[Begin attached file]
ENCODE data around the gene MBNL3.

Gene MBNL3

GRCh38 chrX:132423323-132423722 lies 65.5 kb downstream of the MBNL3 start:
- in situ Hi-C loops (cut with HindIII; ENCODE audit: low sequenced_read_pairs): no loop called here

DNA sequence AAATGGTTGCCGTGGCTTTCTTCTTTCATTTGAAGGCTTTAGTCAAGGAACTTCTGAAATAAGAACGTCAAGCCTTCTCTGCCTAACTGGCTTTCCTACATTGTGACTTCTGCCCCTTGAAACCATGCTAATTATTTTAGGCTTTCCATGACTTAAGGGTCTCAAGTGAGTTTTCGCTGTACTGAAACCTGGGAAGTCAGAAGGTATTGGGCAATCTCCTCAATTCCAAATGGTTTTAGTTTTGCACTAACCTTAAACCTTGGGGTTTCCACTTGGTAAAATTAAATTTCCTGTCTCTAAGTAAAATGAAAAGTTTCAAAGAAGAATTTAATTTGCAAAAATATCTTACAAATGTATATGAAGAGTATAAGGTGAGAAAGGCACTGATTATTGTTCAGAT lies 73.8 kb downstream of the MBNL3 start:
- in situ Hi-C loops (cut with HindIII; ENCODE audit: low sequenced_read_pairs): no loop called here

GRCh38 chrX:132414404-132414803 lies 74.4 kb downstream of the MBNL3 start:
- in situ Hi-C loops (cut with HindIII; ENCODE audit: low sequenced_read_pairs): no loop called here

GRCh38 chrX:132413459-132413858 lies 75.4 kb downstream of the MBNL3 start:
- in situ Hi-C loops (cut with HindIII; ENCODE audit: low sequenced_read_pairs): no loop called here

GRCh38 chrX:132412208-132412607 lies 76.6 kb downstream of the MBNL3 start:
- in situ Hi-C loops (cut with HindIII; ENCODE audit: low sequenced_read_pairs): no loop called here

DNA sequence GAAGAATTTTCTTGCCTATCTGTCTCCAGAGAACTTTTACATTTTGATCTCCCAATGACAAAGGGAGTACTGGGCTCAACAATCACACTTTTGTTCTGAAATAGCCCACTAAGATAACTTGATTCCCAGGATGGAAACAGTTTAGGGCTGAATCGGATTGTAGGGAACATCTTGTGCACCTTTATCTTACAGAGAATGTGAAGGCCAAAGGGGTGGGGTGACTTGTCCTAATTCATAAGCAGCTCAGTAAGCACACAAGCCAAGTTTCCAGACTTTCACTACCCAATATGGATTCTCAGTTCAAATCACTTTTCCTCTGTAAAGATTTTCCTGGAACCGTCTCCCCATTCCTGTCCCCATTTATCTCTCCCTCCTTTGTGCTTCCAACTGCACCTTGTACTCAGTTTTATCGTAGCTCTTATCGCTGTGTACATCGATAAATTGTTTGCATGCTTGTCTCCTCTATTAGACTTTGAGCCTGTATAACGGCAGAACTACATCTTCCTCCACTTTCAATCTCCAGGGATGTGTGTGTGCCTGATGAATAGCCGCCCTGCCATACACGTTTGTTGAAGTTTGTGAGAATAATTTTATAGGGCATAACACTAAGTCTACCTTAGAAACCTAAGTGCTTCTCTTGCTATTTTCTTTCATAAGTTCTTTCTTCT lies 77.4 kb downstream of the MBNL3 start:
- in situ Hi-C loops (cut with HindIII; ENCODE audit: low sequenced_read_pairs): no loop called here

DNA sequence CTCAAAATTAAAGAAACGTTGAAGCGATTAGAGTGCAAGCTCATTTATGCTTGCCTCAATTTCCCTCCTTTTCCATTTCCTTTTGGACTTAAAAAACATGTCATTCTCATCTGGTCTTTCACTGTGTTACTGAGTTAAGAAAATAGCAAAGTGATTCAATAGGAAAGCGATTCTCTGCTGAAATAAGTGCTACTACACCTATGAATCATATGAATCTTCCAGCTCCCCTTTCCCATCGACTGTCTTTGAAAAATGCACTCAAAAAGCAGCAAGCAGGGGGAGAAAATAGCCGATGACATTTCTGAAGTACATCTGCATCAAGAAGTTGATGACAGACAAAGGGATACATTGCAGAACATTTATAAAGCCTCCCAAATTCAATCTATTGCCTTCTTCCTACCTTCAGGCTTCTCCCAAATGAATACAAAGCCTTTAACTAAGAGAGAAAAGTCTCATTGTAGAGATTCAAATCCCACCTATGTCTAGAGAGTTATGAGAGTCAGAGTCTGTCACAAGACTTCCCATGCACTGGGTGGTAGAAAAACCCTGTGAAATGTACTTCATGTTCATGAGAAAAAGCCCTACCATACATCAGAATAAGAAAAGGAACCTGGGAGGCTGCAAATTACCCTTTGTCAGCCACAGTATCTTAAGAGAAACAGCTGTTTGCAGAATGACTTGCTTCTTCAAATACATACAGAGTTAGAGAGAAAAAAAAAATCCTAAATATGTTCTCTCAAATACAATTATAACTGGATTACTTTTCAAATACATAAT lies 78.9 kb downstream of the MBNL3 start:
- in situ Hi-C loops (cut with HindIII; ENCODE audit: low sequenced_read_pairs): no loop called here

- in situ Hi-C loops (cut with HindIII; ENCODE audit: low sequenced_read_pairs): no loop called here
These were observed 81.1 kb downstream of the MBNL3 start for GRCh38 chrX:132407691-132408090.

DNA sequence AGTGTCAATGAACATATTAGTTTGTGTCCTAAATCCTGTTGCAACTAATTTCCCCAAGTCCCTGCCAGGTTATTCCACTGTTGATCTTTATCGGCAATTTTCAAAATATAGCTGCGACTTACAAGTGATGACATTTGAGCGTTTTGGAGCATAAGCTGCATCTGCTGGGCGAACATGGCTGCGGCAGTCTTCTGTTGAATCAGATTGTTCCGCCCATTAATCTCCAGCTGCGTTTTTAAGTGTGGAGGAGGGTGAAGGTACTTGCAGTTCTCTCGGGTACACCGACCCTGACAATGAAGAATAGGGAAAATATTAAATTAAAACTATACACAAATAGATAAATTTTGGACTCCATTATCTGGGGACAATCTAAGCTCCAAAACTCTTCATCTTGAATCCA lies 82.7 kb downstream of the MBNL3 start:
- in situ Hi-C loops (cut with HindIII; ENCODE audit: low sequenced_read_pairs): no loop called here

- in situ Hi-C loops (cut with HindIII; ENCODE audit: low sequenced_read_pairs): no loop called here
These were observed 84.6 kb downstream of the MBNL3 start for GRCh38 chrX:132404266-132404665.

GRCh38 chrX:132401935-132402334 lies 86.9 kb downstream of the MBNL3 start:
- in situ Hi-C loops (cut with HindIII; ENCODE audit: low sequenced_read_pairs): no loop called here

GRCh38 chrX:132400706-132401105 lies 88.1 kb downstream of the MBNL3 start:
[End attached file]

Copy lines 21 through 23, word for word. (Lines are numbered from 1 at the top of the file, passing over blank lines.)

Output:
- in situ Hi-C loops (cut with HindIII; ENCODE audit: low sequenced_read_pairs): no loop called here
These were observed 84.6 kb downstream of the MBNL3 start for GRCh38 chrX:132404266-132404665.

GRCh38 chrX:132401935-132402334 lies 86.9 kb downstream of the MBNL3 start: